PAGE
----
Following Ray Kelvin’s resignation, Ted Baker is well positioned for future growth if it focuses on maintaining product continuity and its brand identity, and becomes able to distance itself from the situation, minimising the impacts of the investigation outcome.

Following a profit warning last week, the announcement of Kelvin’s resignation is arguably a positive step forward for the company to move on and bounce back from its recent troubles.

Although Kelvin has had a huge influence on the creative identity of Ted Baker, the staff will also have a strong vision and it is a well-established brand, so the retailer is in a good position to maintain its clear brand image.

The resignation will limit the damage to the brand even if Kelvin is found guilty of wrongdoing in the investigation, and arguably he could not have returned to Ted Baker without harming the retailer’s reputation even if found innocent, due to his tarnished name.

Although brands that lose such an influential founder can be in a precarious position due to their reliance on the direction of one individual, the outlook for Ted Baker remains positive as long as it maintains product continuity and its distinct brand identity to retain its current loyal customer base, and does not drastically change its path.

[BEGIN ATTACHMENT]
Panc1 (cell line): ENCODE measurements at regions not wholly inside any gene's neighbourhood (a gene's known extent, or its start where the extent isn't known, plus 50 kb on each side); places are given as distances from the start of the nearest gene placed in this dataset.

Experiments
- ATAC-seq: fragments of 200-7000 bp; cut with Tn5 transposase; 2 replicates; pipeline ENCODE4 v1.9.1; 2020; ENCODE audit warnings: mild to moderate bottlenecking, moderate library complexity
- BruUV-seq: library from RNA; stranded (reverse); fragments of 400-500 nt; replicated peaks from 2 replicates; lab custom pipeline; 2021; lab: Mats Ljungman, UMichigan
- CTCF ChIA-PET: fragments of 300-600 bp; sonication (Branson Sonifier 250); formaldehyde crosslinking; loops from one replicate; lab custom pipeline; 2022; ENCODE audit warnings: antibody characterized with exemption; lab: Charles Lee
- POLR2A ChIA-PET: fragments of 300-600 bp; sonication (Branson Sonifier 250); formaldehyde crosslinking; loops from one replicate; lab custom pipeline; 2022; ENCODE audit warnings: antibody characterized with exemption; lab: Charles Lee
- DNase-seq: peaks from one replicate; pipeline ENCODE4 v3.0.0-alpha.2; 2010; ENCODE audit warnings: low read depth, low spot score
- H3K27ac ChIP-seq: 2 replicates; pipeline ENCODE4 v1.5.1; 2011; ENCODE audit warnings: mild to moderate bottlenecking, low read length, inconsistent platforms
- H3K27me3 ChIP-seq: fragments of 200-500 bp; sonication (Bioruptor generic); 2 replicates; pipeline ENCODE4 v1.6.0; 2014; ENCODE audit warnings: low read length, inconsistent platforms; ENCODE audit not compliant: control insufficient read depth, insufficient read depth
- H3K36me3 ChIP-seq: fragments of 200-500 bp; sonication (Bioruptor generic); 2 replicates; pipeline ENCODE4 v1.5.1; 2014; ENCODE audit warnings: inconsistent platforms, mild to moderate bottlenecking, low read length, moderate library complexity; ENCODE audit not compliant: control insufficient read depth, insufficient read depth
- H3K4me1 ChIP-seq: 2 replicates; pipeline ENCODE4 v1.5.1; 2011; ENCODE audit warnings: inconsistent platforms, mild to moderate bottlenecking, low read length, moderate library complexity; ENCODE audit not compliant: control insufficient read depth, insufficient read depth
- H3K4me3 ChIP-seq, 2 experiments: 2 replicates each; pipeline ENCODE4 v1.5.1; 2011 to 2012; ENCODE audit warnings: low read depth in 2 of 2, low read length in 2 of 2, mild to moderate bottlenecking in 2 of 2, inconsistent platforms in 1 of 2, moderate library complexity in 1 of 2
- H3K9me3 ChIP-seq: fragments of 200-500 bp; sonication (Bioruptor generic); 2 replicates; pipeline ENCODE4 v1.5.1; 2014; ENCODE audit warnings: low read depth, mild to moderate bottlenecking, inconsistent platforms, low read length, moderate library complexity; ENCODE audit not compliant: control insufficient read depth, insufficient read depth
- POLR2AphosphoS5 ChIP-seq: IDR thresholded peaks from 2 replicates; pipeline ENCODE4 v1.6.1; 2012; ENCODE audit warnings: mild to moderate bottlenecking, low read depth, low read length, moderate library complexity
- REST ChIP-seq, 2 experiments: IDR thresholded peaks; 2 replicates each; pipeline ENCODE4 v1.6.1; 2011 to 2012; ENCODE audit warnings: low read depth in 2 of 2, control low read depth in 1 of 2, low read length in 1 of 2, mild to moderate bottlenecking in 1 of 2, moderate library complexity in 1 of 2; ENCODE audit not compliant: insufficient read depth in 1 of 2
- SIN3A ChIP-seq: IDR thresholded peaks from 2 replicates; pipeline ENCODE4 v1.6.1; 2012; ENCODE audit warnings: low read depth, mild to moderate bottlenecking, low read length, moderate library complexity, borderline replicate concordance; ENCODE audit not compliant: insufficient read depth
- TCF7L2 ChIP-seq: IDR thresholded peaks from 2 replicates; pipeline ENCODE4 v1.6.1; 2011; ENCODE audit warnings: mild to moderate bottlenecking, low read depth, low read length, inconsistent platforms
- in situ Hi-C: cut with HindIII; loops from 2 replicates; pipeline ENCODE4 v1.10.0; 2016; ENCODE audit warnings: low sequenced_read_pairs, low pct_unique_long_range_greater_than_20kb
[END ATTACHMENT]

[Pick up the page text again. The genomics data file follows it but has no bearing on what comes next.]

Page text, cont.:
This would be in contrast to the fate of Superdry after the resignation of founder Julian Dunkerton, which has recently suffered poor sales after a change in product focus to move away from its traditional core ranges and designs.

LK Bennett, which fell into administration last week, also struggled after losing the creative direction of its founder, who sold control to a private equity firm and although she returned in 2017, she did so too late to turn its fortunes around.

Ted Baker is poised to fare well in the future as the allegations do not seem to have diminished consumer desire for the brand or noticeably affected its performance.

Last week’s profit warning could not be traced to brand damage as it was due to ‘non-cash impacts’ of additional product costs discovered after a systems update, the weak pound and a write-down in the value of inventory.

Rather than demonstrate any problems with demand, it seemed more of a clearing of the decks before the announcement of Kelvin’s departure, lowering the bar for whoever takes the position permanently.

Premium lifestyle brands still hold appeal for consumers, and the retailer is well positioned to deal with the continued shift to online spending, as its ecommerce sales continue to grow due to its strong multichannel offering.

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